As much as I love fall and being able to wear my cozy clothes again, I always lose a lot of energy in the fall. I think it is a bit of that Seasonal Affective Disorder thing, adjusting to fall and less daylight. I always forget how quickly we lose light this time of year. We are losing a little over three minutes a day, so in a week, that is 21 minutes of daylight, gone. And then there is the new routine to get used to and homework to be done, and bedtimes to be strictly adhered to... And this year, Justin is gone during the week, which is a little lonesome. So most of September, I did the minimal to get by while thinking longingly of my bed. And now that I am starting to get used to it all, I also have started realizing everything that needs to be down before fall and all the clothes that need to be switched out, and...
Inevitably, my entire house is torn apart and completely topsy-turvy at the moment.
--The kitchen is chock full of all the winter clothes rubbermaids
--The living room has bureau drawers and rubbermaids and sorted piles of clothes
--The entry area has a mound of books that I am getting rid of and all the summer and winter jackets and shoes, since it was in the twenties the other day and the kids needed more than a sweatshirt and sandals, so we had to quickly dig through rubbermaids to come up with the appropriate jackets and shoes.
--My bedroom has been torn apart, partially to go through books and partially because it has been the receiving station for the boxes of things hurriedly cleared off my counters when company was coming. And that has happened 3 or 4 times this past month.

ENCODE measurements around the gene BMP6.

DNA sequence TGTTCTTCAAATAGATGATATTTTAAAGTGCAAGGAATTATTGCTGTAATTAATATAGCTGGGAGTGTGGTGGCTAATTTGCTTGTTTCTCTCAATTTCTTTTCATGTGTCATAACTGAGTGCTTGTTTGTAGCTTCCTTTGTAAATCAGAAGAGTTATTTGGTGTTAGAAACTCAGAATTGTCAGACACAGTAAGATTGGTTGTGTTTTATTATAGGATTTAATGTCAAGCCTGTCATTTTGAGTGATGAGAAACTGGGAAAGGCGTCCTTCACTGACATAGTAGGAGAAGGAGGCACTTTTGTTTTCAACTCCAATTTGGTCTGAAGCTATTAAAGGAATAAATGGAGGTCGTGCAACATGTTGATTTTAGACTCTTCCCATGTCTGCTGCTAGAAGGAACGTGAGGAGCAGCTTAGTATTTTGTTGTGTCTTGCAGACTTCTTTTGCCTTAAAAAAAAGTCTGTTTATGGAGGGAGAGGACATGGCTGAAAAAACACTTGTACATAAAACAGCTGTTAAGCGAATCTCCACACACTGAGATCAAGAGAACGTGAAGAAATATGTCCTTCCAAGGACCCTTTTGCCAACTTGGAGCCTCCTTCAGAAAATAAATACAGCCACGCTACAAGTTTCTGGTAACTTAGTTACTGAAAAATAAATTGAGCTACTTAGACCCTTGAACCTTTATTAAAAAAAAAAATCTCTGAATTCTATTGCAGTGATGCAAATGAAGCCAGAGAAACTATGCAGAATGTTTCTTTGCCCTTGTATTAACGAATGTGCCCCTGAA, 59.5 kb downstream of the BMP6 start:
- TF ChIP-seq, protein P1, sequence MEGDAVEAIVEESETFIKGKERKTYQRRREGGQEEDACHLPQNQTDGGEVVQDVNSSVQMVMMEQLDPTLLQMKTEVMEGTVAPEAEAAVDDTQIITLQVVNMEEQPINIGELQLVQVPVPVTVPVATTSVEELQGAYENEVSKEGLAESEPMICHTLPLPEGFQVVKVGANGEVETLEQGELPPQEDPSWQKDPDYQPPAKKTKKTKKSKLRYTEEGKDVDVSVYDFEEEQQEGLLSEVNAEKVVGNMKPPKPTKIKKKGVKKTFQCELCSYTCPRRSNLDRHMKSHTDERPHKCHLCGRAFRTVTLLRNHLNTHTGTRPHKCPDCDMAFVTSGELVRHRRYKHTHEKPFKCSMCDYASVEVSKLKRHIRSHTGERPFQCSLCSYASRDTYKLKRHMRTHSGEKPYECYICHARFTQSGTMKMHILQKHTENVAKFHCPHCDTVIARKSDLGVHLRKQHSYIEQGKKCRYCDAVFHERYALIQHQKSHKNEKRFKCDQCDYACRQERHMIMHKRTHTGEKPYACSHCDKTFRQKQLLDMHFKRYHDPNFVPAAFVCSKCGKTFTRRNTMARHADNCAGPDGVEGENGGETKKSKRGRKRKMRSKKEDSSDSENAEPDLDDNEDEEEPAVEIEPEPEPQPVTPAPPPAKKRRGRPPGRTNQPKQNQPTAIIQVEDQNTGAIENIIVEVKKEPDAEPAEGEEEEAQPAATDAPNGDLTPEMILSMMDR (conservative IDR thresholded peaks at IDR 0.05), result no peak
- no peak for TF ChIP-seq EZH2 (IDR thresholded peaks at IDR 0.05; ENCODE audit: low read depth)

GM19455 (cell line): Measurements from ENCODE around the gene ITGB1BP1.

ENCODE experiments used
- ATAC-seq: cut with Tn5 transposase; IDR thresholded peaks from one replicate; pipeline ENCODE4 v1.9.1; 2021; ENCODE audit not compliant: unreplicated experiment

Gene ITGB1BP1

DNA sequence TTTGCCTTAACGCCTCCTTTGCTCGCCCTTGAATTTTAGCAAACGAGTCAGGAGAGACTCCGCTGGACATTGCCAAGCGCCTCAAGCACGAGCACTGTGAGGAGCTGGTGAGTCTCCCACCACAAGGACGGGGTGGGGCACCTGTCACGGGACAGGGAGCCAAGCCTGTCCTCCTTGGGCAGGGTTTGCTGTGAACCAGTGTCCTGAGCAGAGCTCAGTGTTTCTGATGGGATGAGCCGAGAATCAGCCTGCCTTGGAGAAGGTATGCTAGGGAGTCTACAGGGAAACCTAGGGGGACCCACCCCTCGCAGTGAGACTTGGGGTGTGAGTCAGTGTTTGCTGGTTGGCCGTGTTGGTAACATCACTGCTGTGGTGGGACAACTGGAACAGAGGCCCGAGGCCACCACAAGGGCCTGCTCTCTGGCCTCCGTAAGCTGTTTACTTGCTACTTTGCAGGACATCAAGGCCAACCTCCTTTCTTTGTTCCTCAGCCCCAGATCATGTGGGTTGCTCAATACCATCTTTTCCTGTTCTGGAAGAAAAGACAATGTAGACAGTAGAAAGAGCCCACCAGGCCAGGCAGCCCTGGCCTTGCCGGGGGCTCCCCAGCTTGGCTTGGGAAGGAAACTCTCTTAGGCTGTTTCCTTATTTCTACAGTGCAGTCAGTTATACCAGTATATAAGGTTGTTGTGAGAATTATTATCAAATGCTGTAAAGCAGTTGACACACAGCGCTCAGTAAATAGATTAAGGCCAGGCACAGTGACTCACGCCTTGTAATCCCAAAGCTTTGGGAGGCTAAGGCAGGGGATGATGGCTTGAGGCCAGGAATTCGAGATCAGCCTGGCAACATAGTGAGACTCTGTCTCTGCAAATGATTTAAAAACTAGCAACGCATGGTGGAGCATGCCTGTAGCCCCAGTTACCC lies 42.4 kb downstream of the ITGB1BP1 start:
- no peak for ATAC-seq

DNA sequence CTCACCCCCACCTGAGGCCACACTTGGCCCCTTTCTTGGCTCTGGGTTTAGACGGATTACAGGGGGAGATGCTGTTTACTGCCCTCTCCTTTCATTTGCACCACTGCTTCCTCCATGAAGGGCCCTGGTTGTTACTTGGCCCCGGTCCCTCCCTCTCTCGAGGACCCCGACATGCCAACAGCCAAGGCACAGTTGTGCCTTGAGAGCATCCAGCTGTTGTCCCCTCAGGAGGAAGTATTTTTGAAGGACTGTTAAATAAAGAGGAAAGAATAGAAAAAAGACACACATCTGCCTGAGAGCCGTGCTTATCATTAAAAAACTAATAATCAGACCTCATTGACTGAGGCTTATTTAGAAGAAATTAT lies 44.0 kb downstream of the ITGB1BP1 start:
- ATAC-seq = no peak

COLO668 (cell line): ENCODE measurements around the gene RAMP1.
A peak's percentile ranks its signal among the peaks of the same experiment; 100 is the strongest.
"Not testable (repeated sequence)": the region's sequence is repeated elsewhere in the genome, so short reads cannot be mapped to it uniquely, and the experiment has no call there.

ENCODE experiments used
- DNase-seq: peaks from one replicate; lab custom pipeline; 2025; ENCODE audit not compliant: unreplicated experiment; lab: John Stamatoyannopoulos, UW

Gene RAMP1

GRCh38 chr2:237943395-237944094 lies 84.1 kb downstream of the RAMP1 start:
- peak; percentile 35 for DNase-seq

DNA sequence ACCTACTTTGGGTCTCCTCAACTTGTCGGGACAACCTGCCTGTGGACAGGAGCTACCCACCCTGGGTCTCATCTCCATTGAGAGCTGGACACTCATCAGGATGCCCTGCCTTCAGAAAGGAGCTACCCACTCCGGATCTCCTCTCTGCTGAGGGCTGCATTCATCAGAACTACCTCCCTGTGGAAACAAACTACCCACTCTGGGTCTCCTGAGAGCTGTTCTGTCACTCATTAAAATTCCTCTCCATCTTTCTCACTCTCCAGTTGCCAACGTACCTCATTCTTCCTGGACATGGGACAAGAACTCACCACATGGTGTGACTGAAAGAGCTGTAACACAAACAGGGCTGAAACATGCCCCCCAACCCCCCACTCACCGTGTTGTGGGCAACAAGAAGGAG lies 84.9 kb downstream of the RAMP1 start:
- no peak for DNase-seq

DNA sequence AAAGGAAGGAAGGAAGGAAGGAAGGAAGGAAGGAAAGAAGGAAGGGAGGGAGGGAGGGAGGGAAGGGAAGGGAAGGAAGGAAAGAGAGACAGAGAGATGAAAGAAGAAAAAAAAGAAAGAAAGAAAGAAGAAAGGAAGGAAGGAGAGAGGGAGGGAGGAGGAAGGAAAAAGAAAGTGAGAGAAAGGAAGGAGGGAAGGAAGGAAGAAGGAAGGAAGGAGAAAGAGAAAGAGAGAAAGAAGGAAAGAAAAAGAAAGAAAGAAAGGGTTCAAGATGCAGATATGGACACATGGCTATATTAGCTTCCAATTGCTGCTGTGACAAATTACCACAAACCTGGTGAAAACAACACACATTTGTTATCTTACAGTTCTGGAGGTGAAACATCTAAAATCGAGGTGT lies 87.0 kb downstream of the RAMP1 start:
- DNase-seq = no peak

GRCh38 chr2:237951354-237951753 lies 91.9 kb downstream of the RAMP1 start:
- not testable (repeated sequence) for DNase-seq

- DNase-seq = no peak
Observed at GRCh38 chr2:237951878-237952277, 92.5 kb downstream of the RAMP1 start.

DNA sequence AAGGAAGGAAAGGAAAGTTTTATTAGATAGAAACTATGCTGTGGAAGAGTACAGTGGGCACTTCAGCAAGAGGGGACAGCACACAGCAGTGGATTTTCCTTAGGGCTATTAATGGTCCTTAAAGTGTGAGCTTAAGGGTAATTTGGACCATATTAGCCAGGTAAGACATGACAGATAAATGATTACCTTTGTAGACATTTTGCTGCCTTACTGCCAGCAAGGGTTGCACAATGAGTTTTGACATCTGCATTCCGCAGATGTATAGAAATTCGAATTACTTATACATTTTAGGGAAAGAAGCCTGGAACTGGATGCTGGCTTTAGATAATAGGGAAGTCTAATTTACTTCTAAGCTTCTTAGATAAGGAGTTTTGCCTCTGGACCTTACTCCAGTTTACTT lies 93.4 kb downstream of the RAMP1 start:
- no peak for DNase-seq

--The girls room is in the process of being organized, after it had to be completely rearranged yesterday so that Lily, who has an over active imagination, could feel safe. We all got tired of assuring her at 10 pm (well after she should have been soundly sleeping) that no one could climb in the second story windows, that the noise she was hearing was just the flag flapping in the wind, and the "eyes" she saw across her room were actually just a crumpled kleenex and the edge of a white book. And with the rearrangement, there is room for a little sitting area, which means shifting furniture from the living room into their room, which means slight rearrangement of the living room.
--The laundry room/hallway has the diaper changing table that I need to get rid of, after I put a new cabinet in the bathroom
--The new bathroom cabinet still needs organizing.
The little kids room is the only room that is fairly neat, since I sorted through all the toys and organized it to a fare-thee-well last week.
Last night, Mom and Dad came over to go through my mound of books and Mom was rather horrified by my house. I told her that actually it was fairly neat yesterday morning and she wanted to sit down and weep for me. But I love this sort of cleaning. It is curiously energizing to have big things to accomplish. I have several bags and boxes to get rid of, a lot of old and tired things have been thrown out, and my house is looking different and less cluttered. Which is always exciting.
I saw this quote last week and loved it. Although, if you follow this line of reasoning, your life would soon resemble a leafless tree, ready for winter. Which is not really what I am aiming for. But it does feel so good to get rid of 'dead' things. There is a certain freedom in getting rid of things that meant something to me once, but no longer do. And then there are all the things that I feel like I should have, but don't really want. (Hello, useful but completely ugly rain jacket from the thrift store) I am not sure I am at the Konmari level yet, of throwing out anything that doesn't give me joy. But going through the books, I used that principle rather heavily. Do I feel pleased that I own this book? Or do I just feel like I should own this book? I suffer from this notion that if I don't take this or that book from the library book sale and give it a good home, it will be lost to future generations. Which is hogwash, since I know how successful Project Gutenberg has been.
I am no longer the guardian of literature for future generations.
My books are all for me.
It feels great.